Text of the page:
Ohio History Journal

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Reviews, Notes and Comments 427

Reviews, Notes and Comments             427

ago entertained Lafayette. In the failure to adopt and

carry out generally a program for such celebration of

the anniversary of this remarkable tour the patriotic

societies of America lost a real opportunity.

The following editorial of the Cincinnati Times-Star,

of May 18, reflects the spirit that this celebration re-

vived in the Queen City of the West.



The most romantic figure in American history was not an

American, but a Frenchman, and on Tuesday Cincinnati will

honor his memory with appropriate noonday and evening ex-

ercises. Scion of an ancient and noble family, the Marquis de

Lafavette came to his estates at thirteen, was married at six-

teen, and at twenty flung himself into the cause of American in-

dependence, well in advance of the French court. Instantly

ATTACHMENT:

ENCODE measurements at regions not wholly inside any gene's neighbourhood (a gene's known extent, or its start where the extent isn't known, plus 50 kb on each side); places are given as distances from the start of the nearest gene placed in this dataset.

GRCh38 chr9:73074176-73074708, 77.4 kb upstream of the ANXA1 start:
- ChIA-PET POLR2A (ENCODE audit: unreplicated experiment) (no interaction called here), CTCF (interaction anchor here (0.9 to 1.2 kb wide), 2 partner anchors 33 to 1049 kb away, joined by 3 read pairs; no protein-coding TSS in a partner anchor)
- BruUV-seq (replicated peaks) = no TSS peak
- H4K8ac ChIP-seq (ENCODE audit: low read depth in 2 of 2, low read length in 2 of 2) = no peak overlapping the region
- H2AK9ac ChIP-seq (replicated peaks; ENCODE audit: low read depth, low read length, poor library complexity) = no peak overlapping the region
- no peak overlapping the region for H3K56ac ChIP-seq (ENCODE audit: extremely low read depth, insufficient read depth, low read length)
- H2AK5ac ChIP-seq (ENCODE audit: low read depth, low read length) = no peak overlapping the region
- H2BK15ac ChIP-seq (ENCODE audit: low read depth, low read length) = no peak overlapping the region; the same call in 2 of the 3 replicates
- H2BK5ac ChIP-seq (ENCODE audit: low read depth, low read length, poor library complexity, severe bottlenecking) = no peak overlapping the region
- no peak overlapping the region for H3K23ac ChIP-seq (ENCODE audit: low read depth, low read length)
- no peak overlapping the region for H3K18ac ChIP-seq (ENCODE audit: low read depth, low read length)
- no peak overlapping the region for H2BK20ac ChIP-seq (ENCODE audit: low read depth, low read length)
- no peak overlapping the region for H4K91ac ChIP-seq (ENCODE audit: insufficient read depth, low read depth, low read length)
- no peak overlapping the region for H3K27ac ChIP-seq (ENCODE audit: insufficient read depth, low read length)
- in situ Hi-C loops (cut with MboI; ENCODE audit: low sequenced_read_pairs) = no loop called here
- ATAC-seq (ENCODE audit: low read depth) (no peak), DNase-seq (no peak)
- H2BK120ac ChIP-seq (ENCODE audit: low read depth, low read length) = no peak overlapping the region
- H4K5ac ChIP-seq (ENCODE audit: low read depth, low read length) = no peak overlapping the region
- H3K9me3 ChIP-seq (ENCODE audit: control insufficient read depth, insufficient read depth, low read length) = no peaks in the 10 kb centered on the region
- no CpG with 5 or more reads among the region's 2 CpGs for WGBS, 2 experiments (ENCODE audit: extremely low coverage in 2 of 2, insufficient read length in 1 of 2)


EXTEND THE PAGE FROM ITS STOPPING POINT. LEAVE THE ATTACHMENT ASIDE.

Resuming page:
attracted by the spirit and promise of this ardent youth and im-

pressed by his soldierly conduct at Brandywine, Washington

gave him command of a division before he had reached man's

estate. He was intrusted with the defense of Virginia and took

part in the siege of Yorktown that decided the war. Then the

young Frenchman returned to his native land, and sought to

make American ideals of liberty a fact in the early days of its

great revolution; almost he succeeded. It was he that intro-

duced the Declaration of Rights, based on our own Declaration

of Independence. He was put in command of the National

Guard. and then of the army of the Ardennes, which he led in a

succession of victories. But the revolution had entered on bloody

courses and, sick at heart, he quitted his native land. There

was still another chapter. after the Bonaparte era was ended.

Lafayette re-entered public life, was a leader in the revolution

of 1830, and forty years after his first command of the Na-

tional Guard. he commanded it again.

His visit to this country in 1825 was memorable in its demon-

stration of America's gratitude and overflowing good will. On

Tuesday, May 19th, he came to Cincinnati on his way north from

Lexington, where he had been the guest of Henry Clay. Cross-

ing the Ohio in an elaborately decorated barge rowed by six

prominent citizens, and escorted through our streets in an open

phaeton drawn by six magnificent horses, he was made the cen-

tral figure of ceremonies which included speeches of welcome by

Governor Morrow and General William Henry Harrison, a re-